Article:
Traffic Studies - Yarger Engineering, Inc.   317-475-1100   Email Us

What is a Traffic Study, Traffic Impact Study (TIS), Traffic Impact Analysis (TIA), or Traffic Operational Analysis (TOA)?

GFI Investment Traffic Impact StudyThe first thing to know is that a Traffic Impact Study (TIS) and a Traffic Impact Analysis (TIA) are basically the same thing with slightly different names. A Traffic Operational Analysis (TOA) is basically a simplified traffic impact study. They are all traffic studies, but there are other types of traffic studies that are usually done for a governmental agency for their needs. Traffic impact studies are prepared by consulting traffic engineers for developers or others wanting to build new or expand real estate developments, such as shopping centers, office parks, industrial plants, schools, hospitals, or other such developments. Smaller developments such as gas stations may not warrant a full TIS, but may warrant a TOA. The purpose of the traffic impact study is to identify traffic impacts of the proposed development, hence the name. The impacts are primarily congestion or safety related. INDOT has their own traffic impact study guidelines, as do most larger communities. They are usually based on the recommended practice of the Institute of Transportation Engineers. A traffic impact study report is the written document that contains the information from the study. It usually will have an appendix that contains the raw data and calculations. The following will refer to traffic impact studies, but apply to traffic impact analyses. traffic impact assessments, and traffic operational analyses.

The items that typically go into a traffic impact study are:

  • Proposed development land uses, sizes and phasing
  • Study locations, primarily intersections
  • Existing traffic, usually turning movement counts including cars, trucks, pedestrians and bikes, and hose counts
  • Times of days, days of week, and horizon years (future years to be studied)
  • Expected traffic growth without development
  • Expected nearby (off-site) developments
  • Crash history

The items that are output are:

  • Existing congestion, typically in terms of level of service (A-F like in school), delay and queue lengths
  • Existing queue lengths (number of stopped vehicles in lane, typically measured in feet)
  • Forecasted traffic
  • Forecasted congestion and queue lengths
  • Alternatives for addressing the congestion and crash problems, such as:
    • Additional lanes
    • Signs
    • Markings
    • Signals
    • Roundabouts
    • Sidewalks
    • Bike paths
    • Sight distance improvements
    • Lighting
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What does a traffic study cost?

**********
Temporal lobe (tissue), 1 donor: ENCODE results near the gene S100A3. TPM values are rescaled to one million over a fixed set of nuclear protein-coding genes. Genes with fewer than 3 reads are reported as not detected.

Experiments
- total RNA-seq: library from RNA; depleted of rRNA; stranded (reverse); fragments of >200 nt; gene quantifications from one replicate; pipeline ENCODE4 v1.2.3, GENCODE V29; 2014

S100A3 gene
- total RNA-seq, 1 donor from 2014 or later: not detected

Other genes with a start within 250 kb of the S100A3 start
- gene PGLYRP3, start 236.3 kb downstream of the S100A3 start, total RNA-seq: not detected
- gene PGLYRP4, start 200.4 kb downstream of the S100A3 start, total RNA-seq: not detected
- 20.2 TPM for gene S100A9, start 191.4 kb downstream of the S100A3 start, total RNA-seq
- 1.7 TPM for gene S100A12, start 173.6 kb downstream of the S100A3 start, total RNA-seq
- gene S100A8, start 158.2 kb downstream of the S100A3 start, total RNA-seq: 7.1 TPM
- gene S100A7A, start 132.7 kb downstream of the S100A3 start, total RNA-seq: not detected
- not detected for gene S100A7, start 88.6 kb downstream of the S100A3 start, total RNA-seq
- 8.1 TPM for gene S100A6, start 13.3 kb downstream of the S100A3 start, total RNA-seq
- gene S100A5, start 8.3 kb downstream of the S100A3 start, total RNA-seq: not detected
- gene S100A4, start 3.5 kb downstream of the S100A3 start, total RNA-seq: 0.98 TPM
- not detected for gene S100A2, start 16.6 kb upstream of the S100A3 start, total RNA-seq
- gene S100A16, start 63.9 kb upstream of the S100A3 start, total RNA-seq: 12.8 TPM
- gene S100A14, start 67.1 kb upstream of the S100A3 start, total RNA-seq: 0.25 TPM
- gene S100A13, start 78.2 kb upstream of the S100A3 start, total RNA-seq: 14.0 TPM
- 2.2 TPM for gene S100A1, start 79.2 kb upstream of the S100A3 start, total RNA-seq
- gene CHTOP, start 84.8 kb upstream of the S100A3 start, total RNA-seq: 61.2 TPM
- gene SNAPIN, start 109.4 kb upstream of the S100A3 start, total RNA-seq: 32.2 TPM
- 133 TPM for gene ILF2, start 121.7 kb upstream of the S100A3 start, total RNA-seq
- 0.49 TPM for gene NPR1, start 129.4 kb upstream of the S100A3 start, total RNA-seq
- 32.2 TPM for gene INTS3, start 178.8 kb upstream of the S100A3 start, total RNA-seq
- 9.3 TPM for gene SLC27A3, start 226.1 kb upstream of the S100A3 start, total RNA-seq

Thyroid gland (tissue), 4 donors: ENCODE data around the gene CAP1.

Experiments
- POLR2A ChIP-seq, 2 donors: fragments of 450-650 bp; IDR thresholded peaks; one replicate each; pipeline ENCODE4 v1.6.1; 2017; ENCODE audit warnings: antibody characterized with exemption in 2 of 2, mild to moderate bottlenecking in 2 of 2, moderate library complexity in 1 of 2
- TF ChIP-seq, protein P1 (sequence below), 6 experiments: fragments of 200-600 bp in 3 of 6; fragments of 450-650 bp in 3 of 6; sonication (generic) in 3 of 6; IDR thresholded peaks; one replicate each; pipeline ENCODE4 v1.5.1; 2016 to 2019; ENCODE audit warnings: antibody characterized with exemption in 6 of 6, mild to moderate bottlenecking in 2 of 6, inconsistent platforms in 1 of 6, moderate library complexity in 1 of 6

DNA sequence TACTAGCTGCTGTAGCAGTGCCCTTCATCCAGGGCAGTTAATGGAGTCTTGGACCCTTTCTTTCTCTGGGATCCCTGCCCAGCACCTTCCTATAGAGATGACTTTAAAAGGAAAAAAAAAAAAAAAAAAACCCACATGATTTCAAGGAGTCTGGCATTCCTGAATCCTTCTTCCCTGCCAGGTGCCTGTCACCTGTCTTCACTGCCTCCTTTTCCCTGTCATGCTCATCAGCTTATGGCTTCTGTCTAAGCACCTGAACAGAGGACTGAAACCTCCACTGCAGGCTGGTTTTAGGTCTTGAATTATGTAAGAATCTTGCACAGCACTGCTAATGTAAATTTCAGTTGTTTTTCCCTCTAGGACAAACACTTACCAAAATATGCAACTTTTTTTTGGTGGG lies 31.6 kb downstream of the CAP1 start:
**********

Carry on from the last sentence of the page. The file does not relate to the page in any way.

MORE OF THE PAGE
The typical answer is “about the same as a car…” Of course, not everyone needs the same car. Some can use a 15 year old Chevy while others want a brand new Ferrari, and occasionally someone will need a dump truck. Referring to the inputs above, the main cost driver is the number of intersections. Other items that also drive the cost are the location, times of days, days of week, years, development scenarios and the number of land uses. A general rule of thumb is $3,500 per intersection, but that can range from $2,500 to $5,000 for three or more intersections, or in one case, $13,000 for a single intersection with a large multi-phased development. Traffic operational analyses as mentioned above are simplified traffic impact studies. Normally they are limited to only one horizon year of when the development opens and few if any off-site developments. They may also not address as many issues as a full traffic impact study. They typically run $2,000 to $3,000 per intersection.


How long does a traffic study take?

Like the cost, it is a function of the inputs, but typically one week per intersection for straight forward studies. Traffic data collection can impact the duration of a study. On one study, we had to wait a couple of months for nearby road construction to be completed, and then a couple more weeks for the local schools to return from a fall break. Of course, weather and holidays can also delay collecting traffic counts.

Next step

Once the traffic study is complete, the next step is to turn the study recommendations into construction plans and get permits. Yarger Engineering, Inc. prepares road, signal, signage and marking plans for submittal to governmental agencies for permits.

Yarger Engineering offers free initial consultations and proposals, and we would be glad to discuss your situation. Call us at 317-475-1100 or email us about your study today!